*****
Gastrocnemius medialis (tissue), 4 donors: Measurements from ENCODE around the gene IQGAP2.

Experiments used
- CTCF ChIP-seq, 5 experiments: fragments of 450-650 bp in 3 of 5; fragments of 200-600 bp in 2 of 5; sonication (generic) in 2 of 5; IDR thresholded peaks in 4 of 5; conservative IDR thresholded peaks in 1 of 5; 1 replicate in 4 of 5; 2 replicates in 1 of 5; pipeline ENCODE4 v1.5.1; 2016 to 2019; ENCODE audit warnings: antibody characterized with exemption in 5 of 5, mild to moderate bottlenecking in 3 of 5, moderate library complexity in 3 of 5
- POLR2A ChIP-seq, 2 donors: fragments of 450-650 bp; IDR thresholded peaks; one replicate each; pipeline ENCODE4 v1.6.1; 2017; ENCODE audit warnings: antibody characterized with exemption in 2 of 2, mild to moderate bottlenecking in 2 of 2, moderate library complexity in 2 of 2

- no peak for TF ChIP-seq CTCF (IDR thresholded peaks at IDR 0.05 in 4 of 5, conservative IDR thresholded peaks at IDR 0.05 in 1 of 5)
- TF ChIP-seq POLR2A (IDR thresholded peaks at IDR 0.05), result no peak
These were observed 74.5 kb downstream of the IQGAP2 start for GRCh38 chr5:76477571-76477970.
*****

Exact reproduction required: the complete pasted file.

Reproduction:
Gastrocnemius medialis (tissue), 4 donors: Measurements from ENCODE around the gene IQGAP2.

Experiments used
- CTCF ChIP-seq, 5 experiments: fragments of 450-650 bp in 3 of 5; fragments of 200-600 bp in 2 of 5; sonication (generic) in 2 of 5; IDR thresholded peaks in 4 of 5; conservative IDR thresholded peaks in 1 of 5; 1 replicate in 4 of 5; 2 replicates in 1 of 5; pipeline ENCODE4 v1.5.1; 2016 to 2019; ENCODE audit warnings: antibody characterized with exemption in 5 of 5, mild to moderate bottlenecking in 3 of 5, moderate library complexity in 3 of 5
- POLR2A ChIP-seq, 2 donors: fragments of 450-650 bp; IDR thresholded peaks; one replicate each; pipeline ENCODE4 v1.6.1; 2017; ENCODE audit warnings: antibody characterized with exemption in 2 of 2, mild to moderate bottlenecking in 2 of 2, moderate library complexity in 2 of 2

- no peak for TF ChIP-seq CTCF (IDR thresholded peaks at IDR 0.05 in 4 of 5, conservative IDR thresholded peaks at IDR 0.05 in 1 of 5)
- TF ChIP-seq POLR2A (IDR thresholded peaks at IDR 0.05), result no peak
These were observed 74.5 kb downstream of the IQGAP2 start for GRCh38 chr5:76477571-76477970.